Friday, June 10, 2011

Industrial Minerals Excursion to Upper Palatinate: Part 1

Reactions:  
0 comments
On May 27th I joined the first of two field trips this semester about industrial minerals in Bavaria. We saw several active open pits. The first location is an active clay pit (Fig. 1). Here relatively pure kaolinite and lignite that are closely inter-calated are being mined to produce chamotte. The clays and lignite are of pliocene age and were deposited in the glacial out-wash valley of the ancient Naab river. The mine is host to a large pond of acid mine drainage in the centre that is pumped out and neutralised with burned lime. Contrary to many acid mine drainage problems this is caused by the high organic content of the clay and lignite. The humic acids are also respondsible for the colors.

 
Fig. 1: Clay pit with acid mine drainage in center. Dark layers are lignite within kaolinite.

One of the pecularities of this clay pit are siderite concretions (Fig. 2). Peculiar as such as these clays are already very iron poor by nature. Siderite concretions are fairly common and can be the size of a football. What strikes in the field is that these concrections almost always have a small piece of coal or wood at their core. Not visible to the naked eye is that the clays are strongly iron depleted in the vicinity of the concretions. Sulphure isotope data points to the source of formation. Bacterial activity is to blame!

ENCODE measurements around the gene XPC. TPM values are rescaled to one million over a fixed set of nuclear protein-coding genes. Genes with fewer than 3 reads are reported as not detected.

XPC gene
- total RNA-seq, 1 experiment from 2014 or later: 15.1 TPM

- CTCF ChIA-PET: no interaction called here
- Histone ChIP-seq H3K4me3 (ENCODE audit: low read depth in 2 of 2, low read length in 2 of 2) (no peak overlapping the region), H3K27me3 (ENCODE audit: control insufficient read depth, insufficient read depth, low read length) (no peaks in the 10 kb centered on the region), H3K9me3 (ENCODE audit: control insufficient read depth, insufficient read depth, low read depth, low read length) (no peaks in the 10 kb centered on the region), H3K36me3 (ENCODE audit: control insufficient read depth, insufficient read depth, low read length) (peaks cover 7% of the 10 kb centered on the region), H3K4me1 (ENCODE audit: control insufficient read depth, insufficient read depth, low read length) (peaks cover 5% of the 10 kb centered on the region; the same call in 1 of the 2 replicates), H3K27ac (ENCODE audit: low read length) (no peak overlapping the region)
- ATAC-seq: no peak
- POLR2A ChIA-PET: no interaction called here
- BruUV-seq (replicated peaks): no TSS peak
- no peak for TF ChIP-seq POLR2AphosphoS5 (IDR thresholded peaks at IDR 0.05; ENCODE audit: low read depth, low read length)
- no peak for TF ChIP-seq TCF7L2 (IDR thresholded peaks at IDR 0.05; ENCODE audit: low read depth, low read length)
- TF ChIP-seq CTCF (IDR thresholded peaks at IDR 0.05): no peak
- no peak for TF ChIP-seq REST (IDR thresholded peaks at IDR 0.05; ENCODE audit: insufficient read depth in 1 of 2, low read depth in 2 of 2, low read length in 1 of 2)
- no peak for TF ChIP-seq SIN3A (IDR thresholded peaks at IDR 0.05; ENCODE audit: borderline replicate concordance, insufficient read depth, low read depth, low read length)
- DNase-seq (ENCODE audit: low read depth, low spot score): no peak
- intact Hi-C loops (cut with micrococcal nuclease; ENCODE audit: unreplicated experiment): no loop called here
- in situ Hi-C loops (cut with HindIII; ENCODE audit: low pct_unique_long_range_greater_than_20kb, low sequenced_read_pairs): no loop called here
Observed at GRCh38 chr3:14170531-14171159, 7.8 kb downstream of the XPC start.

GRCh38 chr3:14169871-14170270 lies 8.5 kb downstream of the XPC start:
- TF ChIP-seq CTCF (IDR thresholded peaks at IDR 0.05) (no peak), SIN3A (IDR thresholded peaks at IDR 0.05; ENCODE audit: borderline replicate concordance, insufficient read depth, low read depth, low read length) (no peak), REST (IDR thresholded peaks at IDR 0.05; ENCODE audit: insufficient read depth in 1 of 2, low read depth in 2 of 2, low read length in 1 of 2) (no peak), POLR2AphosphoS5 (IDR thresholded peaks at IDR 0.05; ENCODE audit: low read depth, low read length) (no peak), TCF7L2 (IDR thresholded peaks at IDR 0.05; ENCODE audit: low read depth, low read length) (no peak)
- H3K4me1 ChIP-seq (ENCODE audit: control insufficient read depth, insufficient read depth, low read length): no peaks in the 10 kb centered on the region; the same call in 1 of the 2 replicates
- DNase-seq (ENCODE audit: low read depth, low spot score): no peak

Fig. 2: Yellowish-brownish siderite concretion around wood chips in kaolinite.

The coal is not boring either. Below (Fig. 3) you can see a well preserved fossil leaf about 3 to 4 cm long. I have no idea what exactly this is but the pliocene coals of the region are known for their well preserved and rich plant fossils.
 Fig. 3: Leaf on pliocene coal.

And finally a brief look (Fig. 4) into the oven! The sieved and prepaired clay is calcined at ca. 1200°C for a period of roughly 6 hours. The lignite supplies about 1/3 of the required energy, the remaining 2/3 supplied by natural gas. Fine-spread lignite within the kaolinite clay generates a high-porosity chamotte. Clay with few or no coal burns to a dense, low-porosity chamotte. 
 
Fig. 4: Readily calcined and still glowing chamotte exiting the oven.

Thanks to my PhD supervisor for leading this interesting field trip and to
Rohstoffgesellschaft mbH Ponholz for showing us their mine and plant!